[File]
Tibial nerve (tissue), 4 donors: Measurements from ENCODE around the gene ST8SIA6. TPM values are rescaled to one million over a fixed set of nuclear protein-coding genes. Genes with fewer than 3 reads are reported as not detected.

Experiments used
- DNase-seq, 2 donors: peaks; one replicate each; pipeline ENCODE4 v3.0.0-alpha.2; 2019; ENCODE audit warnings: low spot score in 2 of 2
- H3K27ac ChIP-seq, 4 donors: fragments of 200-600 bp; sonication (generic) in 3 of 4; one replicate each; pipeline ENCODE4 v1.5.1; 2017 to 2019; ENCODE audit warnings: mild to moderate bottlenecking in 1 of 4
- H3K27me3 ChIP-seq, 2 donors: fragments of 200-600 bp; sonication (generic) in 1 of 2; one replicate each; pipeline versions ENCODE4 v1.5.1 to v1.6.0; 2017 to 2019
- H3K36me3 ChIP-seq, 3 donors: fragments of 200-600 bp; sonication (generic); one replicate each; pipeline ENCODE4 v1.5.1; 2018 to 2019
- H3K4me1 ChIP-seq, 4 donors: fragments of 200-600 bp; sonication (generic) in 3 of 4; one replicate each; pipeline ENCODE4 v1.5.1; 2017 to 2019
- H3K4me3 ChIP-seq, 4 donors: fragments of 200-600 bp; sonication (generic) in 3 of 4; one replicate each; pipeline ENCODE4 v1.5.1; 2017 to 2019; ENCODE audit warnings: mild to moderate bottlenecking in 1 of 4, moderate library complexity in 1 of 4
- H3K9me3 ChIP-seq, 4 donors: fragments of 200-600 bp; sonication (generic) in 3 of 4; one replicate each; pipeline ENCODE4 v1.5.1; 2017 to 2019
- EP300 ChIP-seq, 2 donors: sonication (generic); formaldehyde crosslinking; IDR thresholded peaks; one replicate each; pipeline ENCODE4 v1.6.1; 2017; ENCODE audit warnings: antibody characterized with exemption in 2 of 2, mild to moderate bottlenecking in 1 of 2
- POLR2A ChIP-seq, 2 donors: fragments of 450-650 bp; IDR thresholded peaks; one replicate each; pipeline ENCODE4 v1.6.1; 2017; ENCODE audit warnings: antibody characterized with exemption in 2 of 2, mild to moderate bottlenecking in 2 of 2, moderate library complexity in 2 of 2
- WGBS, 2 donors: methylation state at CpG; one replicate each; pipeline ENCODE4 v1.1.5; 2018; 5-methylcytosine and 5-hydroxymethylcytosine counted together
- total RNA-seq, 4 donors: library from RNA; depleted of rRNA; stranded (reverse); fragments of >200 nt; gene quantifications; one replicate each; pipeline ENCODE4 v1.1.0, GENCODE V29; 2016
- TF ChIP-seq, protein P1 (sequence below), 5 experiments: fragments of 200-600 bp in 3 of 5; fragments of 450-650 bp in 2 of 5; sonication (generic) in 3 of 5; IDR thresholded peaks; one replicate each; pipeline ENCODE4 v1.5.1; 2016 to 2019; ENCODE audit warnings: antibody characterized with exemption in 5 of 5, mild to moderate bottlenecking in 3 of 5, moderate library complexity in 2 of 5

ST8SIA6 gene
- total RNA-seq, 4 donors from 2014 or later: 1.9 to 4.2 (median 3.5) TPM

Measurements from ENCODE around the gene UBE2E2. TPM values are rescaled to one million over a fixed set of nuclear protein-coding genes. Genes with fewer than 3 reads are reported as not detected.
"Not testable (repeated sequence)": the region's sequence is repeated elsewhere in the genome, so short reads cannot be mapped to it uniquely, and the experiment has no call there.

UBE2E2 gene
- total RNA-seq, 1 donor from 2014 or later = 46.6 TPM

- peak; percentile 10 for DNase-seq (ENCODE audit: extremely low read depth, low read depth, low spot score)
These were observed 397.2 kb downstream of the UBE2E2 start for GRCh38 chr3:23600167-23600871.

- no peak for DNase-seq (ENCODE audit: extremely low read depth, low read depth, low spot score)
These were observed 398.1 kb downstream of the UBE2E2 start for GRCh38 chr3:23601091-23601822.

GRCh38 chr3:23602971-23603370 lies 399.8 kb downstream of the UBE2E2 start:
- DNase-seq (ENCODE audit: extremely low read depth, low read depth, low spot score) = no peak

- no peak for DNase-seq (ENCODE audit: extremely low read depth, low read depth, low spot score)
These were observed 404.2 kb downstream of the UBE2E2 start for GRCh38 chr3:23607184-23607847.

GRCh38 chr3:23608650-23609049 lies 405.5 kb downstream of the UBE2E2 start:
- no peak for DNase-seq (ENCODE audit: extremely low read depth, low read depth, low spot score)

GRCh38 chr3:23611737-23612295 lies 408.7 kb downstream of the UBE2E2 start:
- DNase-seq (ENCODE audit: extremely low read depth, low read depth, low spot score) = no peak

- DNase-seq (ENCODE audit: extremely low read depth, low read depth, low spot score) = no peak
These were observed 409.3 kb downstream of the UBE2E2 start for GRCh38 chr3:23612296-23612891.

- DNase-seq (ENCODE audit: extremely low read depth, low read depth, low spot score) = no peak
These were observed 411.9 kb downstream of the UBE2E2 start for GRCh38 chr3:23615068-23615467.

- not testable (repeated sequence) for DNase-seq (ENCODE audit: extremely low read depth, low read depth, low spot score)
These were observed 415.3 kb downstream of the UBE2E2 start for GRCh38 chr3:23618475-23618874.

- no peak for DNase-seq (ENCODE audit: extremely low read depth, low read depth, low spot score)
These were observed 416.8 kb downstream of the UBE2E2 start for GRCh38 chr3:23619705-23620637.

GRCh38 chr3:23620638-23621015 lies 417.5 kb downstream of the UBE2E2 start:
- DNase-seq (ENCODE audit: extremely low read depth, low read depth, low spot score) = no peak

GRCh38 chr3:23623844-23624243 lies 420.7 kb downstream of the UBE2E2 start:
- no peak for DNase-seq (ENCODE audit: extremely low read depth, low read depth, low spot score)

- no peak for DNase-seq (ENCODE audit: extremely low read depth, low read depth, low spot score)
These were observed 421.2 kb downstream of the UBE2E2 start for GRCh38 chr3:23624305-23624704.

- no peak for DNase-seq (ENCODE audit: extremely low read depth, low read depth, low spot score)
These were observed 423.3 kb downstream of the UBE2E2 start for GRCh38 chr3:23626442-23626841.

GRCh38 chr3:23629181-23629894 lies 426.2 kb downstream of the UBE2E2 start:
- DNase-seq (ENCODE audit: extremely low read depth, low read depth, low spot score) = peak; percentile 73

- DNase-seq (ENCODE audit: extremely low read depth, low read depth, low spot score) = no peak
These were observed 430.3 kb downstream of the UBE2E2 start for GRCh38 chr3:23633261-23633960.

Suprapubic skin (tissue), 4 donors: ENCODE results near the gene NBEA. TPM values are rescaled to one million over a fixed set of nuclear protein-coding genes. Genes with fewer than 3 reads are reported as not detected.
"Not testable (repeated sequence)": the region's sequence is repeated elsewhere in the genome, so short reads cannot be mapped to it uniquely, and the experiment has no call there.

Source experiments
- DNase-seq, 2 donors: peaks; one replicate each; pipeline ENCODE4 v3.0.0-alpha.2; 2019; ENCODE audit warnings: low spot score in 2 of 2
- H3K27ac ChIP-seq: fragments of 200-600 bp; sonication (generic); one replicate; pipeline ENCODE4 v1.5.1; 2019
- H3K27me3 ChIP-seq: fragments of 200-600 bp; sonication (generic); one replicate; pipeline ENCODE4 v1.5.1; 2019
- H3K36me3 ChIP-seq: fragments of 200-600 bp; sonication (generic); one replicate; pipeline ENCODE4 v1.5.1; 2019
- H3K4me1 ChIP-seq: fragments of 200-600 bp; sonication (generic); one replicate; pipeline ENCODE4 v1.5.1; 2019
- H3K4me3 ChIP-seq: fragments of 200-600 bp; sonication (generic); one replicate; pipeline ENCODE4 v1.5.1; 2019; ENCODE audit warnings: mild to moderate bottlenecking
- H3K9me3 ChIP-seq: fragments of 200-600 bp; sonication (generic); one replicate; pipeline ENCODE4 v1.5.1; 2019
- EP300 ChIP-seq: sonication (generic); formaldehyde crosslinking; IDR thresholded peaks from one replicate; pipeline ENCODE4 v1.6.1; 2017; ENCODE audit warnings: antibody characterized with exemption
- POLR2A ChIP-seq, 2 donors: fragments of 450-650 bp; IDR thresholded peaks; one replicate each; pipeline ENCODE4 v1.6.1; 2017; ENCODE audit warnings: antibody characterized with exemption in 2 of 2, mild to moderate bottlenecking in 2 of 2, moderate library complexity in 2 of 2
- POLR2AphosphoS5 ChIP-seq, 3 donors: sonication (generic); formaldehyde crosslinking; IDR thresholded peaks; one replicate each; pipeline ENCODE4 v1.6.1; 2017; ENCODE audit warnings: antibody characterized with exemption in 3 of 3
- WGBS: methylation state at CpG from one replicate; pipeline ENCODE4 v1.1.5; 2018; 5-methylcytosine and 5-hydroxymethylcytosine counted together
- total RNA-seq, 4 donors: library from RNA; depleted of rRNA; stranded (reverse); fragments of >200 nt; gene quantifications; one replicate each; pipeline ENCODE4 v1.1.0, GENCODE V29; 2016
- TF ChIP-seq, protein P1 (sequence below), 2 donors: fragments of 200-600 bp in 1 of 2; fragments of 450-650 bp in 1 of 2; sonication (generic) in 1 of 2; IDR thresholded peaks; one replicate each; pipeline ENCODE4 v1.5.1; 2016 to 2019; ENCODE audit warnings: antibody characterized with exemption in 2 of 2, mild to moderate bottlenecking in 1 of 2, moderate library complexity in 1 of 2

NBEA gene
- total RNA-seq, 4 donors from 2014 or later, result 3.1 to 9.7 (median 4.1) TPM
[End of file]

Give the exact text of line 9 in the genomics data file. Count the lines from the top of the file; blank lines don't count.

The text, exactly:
- H3K9me3 ChIP-seq, 4 donors: fragments of 200-600 bp; sonication (generic) in 3 of 4; one replicate each; pipeline ENCODE4 v1.5.1; 2017 to 2019